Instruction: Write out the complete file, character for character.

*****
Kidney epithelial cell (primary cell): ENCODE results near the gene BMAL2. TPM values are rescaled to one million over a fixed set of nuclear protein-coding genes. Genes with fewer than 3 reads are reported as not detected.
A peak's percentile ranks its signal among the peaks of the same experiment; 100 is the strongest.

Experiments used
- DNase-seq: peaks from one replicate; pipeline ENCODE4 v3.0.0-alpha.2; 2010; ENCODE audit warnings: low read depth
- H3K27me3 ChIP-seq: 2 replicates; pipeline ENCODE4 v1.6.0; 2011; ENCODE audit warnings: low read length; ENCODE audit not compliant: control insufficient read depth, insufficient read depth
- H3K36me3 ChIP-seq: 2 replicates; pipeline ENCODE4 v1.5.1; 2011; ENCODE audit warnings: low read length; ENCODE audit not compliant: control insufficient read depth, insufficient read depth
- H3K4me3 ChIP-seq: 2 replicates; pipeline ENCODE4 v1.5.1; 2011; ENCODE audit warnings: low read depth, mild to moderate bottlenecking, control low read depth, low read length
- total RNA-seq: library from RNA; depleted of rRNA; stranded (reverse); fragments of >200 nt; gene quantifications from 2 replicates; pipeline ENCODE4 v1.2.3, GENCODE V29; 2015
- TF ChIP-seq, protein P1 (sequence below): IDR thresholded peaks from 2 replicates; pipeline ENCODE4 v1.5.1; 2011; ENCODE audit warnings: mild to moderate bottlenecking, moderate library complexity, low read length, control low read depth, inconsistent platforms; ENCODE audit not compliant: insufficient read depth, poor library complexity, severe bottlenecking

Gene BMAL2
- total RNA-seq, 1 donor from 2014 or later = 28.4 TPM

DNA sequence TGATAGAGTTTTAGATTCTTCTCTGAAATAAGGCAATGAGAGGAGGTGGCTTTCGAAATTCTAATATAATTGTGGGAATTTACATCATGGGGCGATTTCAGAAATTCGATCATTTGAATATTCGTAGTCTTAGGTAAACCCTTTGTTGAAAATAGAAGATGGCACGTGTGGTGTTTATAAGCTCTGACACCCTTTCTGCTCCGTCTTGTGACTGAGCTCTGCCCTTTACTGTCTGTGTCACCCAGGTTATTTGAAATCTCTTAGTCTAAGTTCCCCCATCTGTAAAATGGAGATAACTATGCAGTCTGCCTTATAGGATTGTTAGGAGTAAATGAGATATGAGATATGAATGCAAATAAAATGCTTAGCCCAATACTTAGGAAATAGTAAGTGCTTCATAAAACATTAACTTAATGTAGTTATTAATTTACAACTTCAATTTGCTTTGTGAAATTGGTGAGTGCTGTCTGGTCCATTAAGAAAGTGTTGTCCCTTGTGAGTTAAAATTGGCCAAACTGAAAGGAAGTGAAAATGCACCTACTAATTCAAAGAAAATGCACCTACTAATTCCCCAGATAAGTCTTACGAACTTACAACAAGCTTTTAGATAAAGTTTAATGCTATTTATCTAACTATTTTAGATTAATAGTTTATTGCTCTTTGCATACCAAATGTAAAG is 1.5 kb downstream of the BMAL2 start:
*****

Kidney epithelial cell (primary cell): ENCODE results near the gene BMAL2. TPM values are rescaled to one million over a fixed set of nuclear protein-coding genes. Genes with fewer than 3 reads are reported as not detected.
A peak's percentile ranks its signal among the peaks of the same experiment; 100 is the strongest.

Experiments used
- DNase-seq: peaks from one replicate; pipeline ENCODE4 v3.0.0-alpha.2; 2010; ENCODE audit warnings: low read depth
- H3K27me3 ChIP-seq: 2 replicates; pipeline ENCODE4 v1.6.0; 2011; ENCODE audit warnings: low read length; ENCODE audit not compliant: control insufficient read depth, insufficient read depth
- H3K36me3 ChIP-seq: 2 replicates; pipeline ENCODE4 v1.5.1; 2011; ENCODE audit warnings: low read length; ENCODE audit not compliant: control insufficient read depth, insufficient read depth
- H3K4me3 ChIP-seq: 2 replicates; pipeline ENCODE4 v1.5.1; 2011; ENCODE audit warnings: low read depth, mild to moderate bottlenecking, control low read depth, low read length
- total RNA-seq: library from RNA; depleted of rRNA; stranded (reverse); fragments of >200 nt; gene quantifications from 2 replicates; pipeline ENCODE4 v1.2.3, GENCODE V29; 2015
- TF ChIP-seq, protein P1 (sequence below): IDR thresholded peaks from 2 replicates; pipeline ENCODE4 v1.5.1; 2011; ENCODE audit warnings: mild to moderate bottlenecking, moderate library complexity, low read length, control low read depth, inconsistent platforms; ENCODE audit not compliant: insufficient read depth, poor library complexity, severe bottlenecking

Gene BMAL2
- total RNA-seq, 1 donor from 2014 or later = 28.4 TPM

DNA sequence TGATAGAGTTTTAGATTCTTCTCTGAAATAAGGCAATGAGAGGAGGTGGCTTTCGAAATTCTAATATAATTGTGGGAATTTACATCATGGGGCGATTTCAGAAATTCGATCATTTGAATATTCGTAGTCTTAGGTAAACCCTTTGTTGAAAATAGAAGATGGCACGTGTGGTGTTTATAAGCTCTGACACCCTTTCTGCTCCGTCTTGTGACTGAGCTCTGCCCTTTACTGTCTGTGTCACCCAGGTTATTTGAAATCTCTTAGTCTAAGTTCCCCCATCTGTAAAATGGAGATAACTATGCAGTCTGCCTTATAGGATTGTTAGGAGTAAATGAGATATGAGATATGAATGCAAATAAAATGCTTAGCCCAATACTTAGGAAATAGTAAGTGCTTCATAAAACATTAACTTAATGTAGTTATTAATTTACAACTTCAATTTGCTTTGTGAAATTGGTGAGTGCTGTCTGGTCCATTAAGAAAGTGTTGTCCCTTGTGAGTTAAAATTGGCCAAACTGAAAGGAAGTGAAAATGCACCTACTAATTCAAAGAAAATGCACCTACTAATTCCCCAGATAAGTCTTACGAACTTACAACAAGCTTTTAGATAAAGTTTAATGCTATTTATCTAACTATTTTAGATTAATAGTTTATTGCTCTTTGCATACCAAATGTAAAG is 1.5 kb downstream of the BMAL2 start: